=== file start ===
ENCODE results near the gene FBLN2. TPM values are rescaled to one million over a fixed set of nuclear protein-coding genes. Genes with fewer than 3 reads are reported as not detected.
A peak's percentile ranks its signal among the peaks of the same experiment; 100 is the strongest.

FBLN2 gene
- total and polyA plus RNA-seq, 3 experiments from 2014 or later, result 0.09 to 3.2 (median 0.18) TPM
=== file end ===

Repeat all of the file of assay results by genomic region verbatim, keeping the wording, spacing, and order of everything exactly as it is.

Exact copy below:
ENCODE results near the gene FBLN2. TPM values are rescaled to one million over a fixed set of nuclear protein-coding genes. Genes with fewer than 3 reads are reported as not detected.
A peak's percentile ranks its signal among the peaks of the same experiment; 100 is the strongest.

FBLN2 gene
- total and polyA plus RNA-seq, 3 experiments from 2014 or later, result 0.09 to 3.2 (median 0.18) TPM